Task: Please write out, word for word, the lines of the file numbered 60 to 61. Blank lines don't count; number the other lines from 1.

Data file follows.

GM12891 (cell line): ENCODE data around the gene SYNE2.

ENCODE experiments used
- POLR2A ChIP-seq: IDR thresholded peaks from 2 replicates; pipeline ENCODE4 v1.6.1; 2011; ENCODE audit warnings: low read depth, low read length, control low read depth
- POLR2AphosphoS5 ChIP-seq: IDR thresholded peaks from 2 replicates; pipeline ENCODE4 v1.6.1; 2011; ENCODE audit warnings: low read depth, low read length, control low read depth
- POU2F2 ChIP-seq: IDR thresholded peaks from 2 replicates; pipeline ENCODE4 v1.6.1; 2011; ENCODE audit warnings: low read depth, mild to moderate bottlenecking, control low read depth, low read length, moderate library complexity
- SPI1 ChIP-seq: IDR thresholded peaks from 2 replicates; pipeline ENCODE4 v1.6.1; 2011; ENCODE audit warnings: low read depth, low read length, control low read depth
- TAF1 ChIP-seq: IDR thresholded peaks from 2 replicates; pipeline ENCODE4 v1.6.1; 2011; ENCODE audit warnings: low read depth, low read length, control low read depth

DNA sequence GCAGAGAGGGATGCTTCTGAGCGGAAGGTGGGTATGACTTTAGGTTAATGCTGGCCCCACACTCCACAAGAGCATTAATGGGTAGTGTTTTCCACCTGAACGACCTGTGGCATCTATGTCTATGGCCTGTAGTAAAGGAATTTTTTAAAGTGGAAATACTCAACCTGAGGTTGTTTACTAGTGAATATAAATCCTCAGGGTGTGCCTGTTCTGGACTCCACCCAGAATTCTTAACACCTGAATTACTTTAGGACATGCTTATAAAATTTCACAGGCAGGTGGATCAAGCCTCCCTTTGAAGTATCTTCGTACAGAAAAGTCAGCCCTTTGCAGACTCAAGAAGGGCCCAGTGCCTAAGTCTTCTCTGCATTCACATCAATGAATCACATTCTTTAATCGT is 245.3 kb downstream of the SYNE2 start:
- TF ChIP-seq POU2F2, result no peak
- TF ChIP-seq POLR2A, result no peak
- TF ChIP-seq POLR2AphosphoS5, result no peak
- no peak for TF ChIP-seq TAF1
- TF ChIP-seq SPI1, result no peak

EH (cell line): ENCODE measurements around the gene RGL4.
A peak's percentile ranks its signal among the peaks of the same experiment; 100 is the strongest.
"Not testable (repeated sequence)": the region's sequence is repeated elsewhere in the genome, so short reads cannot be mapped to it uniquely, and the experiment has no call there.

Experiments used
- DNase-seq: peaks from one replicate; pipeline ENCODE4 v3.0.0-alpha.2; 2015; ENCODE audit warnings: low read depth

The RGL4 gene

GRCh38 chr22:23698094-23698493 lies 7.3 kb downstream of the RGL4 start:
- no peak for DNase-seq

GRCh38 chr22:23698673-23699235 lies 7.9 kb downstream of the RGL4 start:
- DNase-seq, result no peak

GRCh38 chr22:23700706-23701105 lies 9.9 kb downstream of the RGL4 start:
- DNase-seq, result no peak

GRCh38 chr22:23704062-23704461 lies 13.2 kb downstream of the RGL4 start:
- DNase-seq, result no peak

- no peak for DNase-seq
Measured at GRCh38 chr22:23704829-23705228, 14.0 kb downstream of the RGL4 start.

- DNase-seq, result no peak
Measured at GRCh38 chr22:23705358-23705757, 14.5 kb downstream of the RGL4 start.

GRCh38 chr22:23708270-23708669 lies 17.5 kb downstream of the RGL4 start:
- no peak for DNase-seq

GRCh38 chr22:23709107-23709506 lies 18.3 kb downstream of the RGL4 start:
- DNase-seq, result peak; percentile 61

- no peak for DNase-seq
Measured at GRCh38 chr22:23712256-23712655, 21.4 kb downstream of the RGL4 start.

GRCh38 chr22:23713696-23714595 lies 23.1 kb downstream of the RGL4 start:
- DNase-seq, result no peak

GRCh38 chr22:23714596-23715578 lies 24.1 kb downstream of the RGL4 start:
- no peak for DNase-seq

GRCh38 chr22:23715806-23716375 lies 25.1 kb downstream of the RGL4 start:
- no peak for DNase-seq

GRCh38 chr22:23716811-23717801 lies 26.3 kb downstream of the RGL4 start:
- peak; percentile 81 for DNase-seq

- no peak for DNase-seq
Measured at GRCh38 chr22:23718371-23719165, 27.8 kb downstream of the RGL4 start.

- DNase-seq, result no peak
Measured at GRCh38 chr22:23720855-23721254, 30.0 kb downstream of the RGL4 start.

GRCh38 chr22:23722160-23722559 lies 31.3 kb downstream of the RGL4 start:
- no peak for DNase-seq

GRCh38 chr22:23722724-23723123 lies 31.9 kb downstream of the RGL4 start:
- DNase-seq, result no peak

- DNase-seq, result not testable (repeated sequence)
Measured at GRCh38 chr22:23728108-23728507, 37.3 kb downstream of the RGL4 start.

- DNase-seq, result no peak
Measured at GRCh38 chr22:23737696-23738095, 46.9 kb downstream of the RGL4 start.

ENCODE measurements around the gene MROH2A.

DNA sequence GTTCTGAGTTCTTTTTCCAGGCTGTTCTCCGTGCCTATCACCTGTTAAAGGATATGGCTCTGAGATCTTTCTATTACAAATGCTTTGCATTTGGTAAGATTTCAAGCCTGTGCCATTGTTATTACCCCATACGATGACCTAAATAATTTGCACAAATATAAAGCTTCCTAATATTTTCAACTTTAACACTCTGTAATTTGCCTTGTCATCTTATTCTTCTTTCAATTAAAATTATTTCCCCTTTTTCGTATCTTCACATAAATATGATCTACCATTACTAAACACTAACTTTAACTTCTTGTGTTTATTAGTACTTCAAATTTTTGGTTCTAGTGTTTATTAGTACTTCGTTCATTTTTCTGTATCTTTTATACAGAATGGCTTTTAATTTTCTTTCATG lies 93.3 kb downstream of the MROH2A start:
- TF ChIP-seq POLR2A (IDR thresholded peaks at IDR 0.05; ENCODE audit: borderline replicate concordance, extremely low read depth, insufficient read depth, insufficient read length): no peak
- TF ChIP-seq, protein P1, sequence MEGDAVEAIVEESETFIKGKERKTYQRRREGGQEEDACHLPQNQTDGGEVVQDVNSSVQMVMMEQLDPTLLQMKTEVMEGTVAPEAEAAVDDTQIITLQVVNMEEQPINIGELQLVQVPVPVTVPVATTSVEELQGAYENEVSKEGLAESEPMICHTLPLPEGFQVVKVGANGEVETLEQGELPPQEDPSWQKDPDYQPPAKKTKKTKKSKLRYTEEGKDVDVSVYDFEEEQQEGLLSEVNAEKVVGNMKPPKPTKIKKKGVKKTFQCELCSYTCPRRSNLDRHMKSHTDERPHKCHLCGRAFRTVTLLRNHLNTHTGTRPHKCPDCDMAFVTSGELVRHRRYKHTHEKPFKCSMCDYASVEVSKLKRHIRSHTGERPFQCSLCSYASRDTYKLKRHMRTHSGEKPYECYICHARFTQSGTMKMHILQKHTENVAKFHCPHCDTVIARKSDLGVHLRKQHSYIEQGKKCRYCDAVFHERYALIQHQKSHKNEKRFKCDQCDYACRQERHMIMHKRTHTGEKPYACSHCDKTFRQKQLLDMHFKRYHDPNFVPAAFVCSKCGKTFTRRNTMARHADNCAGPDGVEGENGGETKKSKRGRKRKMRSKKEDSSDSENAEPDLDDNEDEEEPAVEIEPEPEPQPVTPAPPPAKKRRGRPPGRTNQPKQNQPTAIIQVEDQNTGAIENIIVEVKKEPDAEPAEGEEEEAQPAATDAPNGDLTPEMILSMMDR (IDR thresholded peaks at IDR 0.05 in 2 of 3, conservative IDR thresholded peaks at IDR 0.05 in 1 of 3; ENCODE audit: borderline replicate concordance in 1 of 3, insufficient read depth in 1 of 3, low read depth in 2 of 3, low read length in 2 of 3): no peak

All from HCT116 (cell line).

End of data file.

- TF ChIP-seq POLR2A (IDR thresholded peaks at IDR 0.05; ENCODE audit: borderline replicate concordance, extremely low read depth, insufficient read depth, insufficient read length): no peak
- TF ChIP-seq, protein P1, sequence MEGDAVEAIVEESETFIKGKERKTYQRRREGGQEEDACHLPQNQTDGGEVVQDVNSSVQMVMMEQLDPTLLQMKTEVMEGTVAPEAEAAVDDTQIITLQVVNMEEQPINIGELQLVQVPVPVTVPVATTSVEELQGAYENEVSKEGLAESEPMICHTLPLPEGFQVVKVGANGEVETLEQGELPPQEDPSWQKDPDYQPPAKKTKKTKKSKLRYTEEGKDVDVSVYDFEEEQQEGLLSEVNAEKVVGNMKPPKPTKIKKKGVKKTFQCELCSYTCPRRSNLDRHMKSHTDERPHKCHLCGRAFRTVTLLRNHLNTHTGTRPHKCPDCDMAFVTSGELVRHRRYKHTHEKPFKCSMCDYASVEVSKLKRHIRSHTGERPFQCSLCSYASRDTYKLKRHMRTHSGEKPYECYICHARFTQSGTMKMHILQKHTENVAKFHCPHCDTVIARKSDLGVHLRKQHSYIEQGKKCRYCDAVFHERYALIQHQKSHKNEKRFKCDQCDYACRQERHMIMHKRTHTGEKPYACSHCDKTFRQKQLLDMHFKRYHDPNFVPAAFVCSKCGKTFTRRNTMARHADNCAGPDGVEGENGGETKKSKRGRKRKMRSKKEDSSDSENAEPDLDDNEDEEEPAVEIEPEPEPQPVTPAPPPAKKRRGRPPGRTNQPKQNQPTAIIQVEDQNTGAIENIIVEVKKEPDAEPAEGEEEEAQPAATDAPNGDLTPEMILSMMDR (IDR thresholded peaks at IDR 0.05 in 2 of 3, conservative IDR thresholded peaks at IDR 0.05 in 1 of 3; ENCODE audit: borderline replicate concordance in 1 of 3, insufficient read depth in 1 of 3, low read depth in 2 of 3, low read length in 2 of 3): no peak